7. Next you need to remove the two 19mm bolts on the strut, above the hub carrier. First, mark the location of the bolt and the attached metal member with paint, since you will need to put it back in the same place to preserve system alignment.
Then, start by removing the nut from the lower bolt. This was tough even with an impact wrench. Note that you’ll need to hold the bolt head fixed while cranking on the nut. I used a spare 19mm socket and wrench plus a long pipe to hold the bolt head while cranking on the nut with the impact wrench. I had soaked the nut with penetrating oil overnight after initial attempts to free it failed. Finally, after about 5 bursts with the impact wrench of about 20 seconds duration each, the lower nut came free. The upper one removed easily in a few seconds. The bolts came out easily. Note that the upper one has a washer that you’ll need to keep with the bolt and re-install later.

After removing just that pair of bolts, there was enough movement possible with the hub carrier that I could get the half axle out with no need to detach the ball joint nor remove the brake caliper like some folks do for this job.

8. Now crawl under the vehicle and hammer out the roll pin holding the inner side of the half axle onto the transmission. Here is where you should have a 3/16″ punch for this task. I didn’t have one and none of the area hardware stores did, so rather than wait, I used a 3/16 drill bit, butt end on the pin. Desperate measure, and it was tough to hold the bit in place but it worked to free the pin.
9. At this point, the half axle was free to move off the transmission splined spindle, so I moved it and freed that end of the half axle from the car.
10. Remove the other end of the old half axle by moving the freed hub carrier slightly while bending the axle at the CV. Now the old axle is fully removed from the car.

11. Install the new half axle. Mostly the reverse of the uninstall, but be careful to torque the axle nut to spec at the end (137ft-lbs in my case). Before installing it, grease the hub carrier where the axle inserts into it, after checking the bearing seal there. Install the half axle at both ends, and then push the upper hub carrier support into the housing on the strut. Also, be careful when you install the inboard side of the axle that the holes for the roll pin line up with those on the spindle. The axle is not 180 degrees identical because of where the splines are, so only one rotation will work here. I found out which one first, by comparing the spline locations with the original half axle. Re-install the 19mm bolts. Luckily, those parts went back together easily. Be careful to line up that assembly with the strut using your alignment marks before torquing those bolts.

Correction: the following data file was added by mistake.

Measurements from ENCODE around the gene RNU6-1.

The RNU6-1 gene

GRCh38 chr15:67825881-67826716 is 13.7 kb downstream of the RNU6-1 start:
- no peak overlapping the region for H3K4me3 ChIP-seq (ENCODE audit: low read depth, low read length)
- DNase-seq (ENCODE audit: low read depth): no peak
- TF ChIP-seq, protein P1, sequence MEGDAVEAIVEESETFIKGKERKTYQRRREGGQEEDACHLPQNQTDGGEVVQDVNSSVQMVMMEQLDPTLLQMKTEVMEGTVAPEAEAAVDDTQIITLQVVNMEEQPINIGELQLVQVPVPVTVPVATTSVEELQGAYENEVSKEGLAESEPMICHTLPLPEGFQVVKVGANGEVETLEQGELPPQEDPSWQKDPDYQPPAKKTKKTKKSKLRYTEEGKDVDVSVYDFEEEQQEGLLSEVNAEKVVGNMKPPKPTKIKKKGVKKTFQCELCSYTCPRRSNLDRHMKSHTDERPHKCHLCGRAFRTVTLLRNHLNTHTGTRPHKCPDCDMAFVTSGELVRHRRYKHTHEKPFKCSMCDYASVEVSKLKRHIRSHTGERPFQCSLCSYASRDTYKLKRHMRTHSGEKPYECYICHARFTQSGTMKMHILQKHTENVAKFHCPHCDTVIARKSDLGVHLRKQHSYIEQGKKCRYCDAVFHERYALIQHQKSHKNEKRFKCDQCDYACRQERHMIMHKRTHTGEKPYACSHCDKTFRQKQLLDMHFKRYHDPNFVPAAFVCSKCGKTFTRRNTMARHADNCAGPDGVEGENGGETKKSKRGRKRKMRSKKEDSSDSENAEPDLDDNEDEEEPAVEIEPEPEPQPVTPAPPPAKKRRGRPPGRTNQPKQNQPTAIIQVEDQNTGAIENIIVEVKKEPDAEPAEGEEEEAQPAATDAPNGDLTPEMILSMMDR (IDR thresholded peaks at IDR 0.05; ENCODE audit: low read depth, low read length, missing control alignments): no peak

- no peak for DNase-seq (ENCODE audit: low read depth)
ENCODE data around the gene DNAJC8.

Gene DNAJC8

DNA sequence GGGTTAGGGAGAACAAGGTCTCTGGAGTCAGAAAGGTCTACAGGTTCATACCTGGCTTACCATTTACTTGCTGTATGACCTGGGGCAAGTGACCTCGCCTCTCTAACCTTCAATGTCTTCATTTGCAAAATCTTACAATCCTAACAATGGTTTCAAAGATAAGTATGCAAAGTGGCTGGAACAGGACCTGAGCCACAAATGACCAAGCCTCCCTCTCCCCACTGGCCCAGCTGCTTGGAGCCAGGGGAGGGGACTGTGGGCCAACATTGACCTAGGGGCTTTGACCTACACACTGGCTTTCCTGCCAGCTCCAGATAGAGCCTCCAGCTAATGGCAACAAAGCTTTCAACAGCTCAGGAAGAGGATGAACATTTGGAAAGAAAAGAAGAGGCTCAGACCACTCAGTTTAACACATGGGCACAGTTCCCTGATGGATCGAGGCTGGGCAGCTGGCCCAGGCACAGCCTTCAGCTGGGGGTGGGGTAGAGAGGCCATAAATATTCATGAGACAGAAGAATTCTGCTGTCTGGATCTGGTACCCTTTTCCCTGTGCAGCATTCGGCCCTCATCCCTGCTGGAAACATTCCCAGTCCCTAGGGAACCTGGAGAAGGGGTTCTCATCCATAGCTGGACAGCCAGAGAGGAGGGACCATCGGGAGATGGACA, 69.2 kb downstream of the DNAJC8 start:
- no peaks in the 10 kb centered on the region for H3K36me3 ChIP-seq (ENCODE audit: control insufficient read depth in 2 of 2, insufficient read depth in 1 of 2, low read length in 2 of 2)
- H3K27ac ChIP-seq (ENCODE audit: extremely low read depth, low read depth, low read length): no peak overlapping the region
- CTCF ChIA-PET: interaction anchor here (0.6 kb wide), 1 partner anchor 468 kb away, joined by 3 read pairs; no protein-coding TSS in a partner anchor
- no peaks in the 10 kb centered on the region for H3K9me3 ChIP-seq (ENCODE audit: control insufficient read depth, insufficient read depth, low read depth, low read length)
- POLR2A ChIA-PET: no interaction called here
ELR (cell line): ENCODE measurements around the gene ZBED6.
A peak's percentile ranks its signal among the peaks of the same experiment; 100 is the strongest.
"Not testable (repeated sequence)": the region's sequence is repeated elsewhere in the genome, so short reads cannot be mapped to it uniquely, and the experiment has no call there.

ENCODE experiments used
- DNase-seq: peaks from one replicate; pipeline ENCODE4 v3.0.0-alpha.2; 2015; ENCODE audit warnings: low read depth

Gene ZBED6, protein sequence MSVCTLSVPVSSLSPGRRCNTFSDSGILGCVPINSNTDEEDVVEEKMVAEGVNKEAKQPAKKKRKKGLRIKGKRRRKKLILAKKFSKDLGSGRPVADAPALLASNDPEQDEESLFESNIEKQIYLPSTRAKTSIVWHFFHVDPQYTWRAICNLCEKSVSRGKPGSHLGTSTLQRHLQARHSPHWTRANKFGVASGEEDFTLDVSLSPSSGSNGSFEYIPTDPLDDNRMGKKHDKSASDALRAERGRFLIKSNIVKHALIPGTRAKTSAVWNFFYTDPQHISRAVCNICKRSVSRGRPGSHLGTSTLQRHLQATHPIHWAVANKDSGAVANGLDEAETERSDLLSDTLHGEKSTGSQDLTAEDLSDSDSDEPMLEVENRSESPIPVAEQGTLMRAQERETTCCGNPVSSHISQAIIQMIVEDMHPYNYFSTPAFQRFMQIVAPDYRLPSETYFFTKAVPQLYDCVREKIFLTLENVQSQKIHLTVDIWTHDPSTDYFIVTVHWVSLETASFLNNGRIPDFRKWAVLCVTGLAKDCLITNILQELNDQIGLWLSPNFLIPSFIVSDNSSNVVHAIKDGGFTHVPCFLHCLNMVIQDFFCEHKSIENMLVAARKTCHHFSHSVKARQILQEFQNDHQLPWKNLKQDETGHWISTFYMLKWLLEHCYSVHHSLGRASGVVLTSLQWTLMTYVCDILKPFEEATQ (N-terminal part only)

12. Drive the roll pin back in. It should be flush.
13. Check axle nut torque again, then “stake” the nut collar unto the axle detent with a chisel or similar to lock it in place.

14. Put the wheel and wheel nuts back on. Carefully clean up tools from work area underneath, and check around for obstacles before lowering the vehicle. Double check all fasteners before lowering.

After lowering, again, check for forgotten parts, obstacles, etc. Then, try a short test of forward and reverse at low speed. Listen for strange noises. All good at this point in my case. Did a short low speed test drive listening carefully, then checked everything. OK so far. I finally did a longer test drive up to 100km/h, with some steep hill and corners. No problems and the original symptoms are gone. Looks like a successful repair.


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  1. Great blog. Helped get my subie going again. Going fishing in it now. Thanks.

    Comment by Trout Man — January 20, 2020 @ 7:03 am

  2. Thanks. This is great details

    Comment by too many cars not enough time — March 20, 2020 @ 5:25 pm

  3. Thanks, your instructions made all the difference! I replaced both sides and found passenger side quite a bit harder because of exhaust pipes blocking access to the CV insertion at the transmission. I ended up having to remove/insert the drive pin from above by awkwardly reaching in down through the engine compartment and using a tiny hammer! But all worked ok and Subie now happily back on the road.

    Comment by Ross — March 24, 2020 @ 5:11 pm

  4. Ross, glad to see this post was of help to you and that you got your Subie fixed successfully. Good point re the more difficult situation with the passenger side -thanks for pointing that out.

    Comment by admin — March 25, 2020 @ 9:34 am

  5. Fantastico posto yeso.

    Comment by Raymond Dislikes Cats — April 27, 2020 @ 3:13 pm

  6. Successful businesses don’t pay lowlife spammers like “Stevanadugs” who posted this comment.

    Comment by Stevenadugs IP — July 30, 2020 @ 6:51 pm

  7. I’m to stupid to do a repar like this.

    Comment by Earnestine Hung IP — August 5, 2020 @ 6:15 am

  8. Hey to be honest I’m a spammer and deserve to have my head crushed by heavy equipment

    Comment by spammer using email and IP — October 24, 2020 @ 4:27 am